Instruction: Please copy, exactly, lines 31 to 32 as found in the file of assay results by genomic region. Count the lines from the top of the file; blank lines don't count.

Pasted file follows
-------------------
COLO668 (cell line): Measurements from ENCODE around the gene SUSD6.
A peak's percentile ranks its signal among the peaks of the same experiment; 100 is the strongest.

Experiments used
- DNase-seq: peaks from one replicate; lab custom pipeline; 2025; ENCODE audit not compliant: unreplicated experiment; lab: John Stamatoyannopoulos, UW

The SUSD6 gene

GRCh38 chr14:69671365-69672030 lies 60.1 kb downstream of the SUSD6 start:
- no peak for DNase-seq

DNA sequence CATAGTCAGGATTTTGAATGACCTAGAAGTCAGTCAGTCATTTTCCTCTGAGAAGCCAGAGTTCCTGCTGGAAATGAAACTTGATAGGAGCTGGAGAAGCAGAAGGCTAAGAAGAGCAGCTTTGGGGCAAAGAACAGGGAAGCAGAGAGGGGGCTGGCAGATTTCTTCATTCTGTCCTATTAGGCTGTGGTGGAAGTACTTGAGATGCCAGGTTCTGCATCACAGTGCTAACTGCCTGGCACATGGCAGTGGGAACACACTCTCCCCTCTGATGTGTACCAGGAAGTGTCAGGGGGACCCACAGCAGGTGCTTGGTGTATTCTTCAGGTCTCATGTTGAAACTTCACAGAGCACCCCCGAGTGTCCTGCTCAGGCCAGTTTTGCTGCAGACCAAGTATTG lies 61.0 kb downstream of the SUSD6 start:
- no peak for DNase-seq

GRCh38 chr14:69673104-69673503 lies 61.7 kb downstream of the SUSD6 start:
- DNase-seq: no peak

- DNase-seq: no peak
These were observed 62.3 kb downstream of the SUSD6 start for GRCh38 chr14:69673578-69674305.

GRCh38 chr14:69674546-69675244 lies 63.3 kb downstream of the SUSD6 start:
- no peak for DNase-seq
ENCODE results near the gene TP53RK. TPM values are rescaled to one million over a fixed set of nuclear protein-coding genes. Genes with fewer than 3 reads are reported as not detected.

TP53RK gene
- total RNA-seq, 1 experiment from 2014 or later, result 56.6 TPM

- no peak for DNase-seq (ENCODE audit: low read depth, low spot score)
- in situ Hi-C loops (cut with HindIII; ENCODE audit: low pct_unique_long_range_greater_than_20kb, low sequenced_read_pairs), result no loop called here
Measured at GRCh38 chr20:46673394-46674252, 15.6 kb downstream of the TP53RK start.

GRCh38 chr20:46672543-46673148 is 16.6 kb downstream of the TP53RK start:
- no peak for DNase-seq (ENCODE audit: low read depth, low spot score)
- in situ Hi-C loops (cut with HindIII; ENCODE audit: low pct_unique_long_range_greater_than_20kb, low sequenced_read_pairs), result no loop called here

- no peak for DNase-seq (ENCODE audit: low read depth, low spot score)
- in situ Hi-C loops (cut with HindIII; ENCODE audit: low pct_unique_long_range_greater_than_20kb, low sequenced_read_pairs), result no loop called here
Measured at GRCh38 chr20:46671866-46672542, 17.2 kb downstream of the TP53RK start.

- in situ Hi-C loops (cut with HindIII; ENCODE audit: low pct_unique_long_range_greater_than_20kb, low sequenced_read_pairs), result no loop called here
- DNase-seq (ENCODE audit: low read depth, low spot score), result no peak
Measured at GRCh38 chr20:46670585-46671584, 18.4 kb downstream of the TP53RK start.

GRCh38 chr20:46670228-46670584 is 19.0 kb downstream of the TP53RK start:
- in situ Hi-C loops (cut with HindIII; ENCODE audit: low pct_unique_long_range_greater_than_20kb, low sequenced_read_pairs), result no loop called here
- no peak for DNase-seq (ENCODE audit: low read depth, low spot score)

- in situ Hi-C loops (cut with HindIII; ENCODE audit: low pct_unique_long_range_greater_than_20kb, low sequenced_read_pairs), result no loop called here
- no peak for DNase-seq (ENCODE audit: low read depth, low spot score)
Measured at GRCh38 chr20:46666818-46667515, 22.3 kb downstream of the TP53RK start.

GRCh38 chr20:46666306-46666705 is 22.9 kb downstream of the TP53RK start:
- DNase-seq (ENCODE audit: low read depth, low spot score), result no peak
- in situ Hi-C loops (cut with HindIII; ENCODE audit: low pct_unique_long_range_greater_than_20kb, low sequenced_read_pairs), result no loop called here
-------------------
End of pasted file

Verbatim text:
GRCh38 chr20:46670228-46670584 is 19.0 kb downstream of the TP53RK start:
- in situ Hi-C loops (cut with HindIII; ENCODE audit: low pct_unique_long_range_greater_than_20kb, low sequenced_read_pairs), result no loop called here